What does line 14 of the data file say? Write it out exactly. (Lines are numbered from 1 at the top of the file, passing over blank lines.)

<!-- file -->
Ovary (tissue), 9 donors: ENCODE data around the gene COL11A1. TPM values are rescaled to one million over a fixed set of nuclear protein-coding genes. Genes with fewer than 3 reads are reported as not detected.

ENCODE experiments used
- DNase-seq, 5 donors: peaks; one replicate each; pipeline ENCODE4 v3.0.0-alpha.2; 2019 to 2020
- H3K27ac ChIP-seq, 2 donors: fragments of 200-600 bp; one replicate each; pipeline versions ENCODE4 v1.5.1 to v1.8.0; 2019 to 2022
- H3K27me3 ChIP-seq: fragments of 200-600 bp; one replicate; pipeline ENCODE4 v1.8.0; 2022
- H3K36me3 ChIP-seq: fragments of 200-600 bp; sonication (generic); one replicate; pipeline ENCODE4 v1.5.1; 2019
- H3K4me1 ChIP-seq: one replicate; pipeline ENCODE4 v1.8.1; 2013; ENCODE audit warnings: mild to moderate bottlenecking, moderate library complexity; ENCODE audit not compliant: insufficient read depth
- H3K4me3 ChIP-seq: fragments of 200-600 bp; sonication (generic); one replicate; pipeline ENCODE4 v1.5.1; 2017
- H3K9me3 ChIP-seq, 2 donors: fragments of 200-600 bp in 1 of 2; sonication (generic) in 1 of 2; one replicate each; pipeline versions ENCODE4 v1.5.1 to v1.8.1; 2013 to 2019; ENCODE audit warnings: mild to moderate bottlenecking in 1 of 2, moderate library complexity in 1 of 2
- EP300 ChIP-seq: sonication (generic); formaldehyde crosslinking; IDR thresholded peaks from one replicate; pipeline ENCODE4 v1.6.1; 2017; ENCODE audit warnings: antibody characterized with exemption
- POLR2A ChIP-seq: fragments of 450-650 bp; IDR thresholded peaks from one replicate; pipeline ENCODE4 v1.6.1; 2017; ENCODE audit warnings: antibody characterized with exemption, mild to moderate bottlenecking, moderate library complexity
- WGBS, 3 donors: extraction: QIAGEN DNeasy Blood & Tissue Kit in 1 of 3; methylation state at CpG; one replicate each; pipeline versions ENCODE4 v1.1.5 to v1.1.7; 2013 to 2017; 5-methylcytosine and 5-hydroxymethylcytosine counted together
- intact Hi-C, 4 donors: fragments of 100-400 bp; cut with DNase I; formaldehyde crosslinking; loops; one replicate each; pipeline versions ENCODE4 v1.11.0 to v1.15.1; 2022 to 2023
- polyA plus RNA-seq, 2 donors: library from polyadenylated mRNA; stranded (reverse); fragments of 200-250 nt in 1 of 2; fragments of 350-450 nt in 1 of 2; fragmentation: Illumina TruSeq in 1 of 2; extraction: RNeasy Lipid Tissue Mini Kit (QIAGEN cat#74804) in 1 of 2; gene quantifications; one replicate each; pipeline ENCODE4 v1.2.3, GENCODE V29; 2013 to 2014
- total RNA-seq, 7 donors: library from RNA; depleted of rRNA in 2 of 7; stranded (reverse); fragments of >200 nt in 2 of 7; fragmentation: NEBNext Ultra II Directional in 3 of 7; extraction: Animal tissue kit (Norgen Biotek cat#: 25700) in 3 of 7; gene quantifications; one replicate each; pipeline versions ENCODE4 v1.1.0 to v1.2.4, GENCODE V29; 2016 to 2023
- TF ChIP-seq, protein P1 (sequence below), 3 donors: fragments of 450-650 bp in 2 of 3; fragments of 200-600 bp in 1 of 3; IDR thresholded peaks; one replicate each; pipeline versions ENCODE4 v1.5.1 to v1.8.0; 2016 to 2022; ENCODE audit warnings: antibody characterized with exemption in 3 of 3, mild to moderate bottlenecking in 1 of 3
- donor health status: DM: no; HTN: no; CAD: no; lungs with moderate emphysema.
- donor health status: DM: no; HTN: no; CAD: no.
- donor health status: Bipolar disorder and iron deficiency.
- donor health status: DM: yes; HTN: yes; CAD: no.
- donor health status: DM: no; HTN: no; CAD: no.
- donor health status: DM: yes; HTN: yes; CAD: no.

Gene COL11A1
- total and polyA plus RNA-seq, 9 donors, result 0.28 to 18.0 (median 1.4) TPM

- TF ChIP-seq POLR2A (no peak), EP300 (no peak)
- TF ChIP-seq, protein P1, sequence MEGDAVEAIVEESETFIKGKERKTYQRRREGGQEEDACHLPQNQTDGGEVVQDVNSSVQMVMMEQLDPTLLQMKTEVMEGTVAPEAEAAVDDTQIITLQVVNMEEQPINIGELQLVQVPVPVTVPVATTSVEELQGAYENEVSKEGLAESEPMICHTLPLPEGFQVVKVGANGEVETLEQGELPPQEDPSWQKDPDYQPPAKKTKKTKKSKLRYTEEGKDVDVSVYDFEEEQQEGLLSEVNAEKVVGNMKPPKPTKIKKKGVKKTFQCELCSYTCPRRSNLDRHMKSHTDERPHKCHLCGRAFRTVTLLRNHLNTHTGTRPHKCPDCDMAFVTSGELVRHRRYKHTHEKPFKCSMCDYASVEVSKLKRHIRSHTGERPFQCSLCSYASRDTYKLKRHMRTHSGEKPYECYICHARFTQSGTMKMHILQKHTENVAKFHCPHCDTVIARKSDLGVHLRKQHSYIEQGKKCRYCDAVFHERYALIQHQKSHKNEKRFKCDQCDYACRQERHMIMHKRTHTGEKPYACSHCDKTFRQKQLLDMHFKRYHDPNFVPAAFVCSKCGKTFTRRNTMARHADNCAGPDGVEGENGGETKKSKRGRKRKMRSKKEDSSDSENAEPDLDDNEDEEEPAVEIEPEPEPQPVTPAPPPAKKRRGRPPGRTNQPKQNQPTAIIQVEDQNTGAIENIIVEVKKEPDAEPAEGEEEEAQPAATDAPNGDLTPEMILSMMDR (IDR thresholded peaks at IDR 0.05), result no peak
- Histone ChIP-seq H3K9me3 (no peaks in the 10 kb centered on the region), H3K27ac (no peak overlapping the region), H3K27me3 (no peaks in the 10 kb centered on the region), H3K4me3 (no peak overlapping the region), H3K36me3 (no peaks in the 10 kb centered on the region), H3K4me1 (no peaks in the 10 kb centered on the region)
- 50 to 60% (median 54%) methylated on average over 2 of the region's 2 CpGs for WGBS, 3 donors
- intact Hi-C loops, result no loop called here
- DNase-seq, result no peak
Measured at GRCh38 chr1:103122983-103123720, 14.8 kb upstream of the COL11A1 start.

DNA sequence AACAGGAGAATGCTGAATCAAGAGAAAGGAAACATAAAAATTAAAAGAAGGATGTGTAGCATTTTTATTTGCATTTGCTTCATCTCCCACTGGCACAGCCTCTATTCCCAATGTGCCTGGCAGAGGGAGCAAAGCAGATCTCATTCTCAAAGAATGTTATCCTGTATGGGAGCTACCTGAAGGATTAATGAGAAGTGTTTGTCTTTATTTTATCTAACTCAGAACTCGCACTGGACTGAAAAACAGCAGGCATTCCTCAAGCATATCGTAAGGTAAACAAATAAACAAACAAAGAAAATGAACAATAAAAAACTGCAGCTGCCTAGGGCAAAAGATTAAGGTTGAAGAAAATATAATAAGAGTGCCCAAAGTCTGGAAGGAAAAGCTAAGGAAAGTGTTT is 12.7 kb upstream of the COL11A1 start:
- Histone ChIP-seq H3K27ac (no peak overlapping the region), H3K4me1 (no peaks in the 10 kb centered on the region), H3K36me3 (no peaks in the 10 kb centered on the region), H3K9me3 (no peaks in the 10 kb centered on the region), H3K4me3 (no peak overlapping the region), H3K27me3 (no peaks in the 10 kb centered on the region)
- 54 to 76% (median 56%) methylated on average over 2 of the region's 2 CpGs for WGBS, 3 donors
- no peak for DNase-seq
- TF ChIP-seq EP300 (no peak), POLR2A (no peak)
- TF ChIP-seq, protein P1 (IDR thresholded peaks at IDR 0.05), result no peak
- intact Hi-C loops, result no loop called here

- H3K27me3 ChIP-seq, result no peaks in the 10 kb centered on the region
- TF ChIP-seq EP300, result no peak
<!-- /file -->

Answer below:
- polyA plus RNA-seq, 2 donors: library from polyadenylated mRNA; stranded (reverse); fragments of 200-250 nt in 1 of 2; fragments of 350-450 nt in 1 of 2; fragmentation: Illumina TruSeq in 1 of 2; extraction: RNeasy Lipid Tissue Mini Kit (QIAGEN cat#74804) in 1 of 2; gene quantifications; one replicate each; pipeline ENCODE4 v1.2.3, GENCODE V29; 2013 to 2014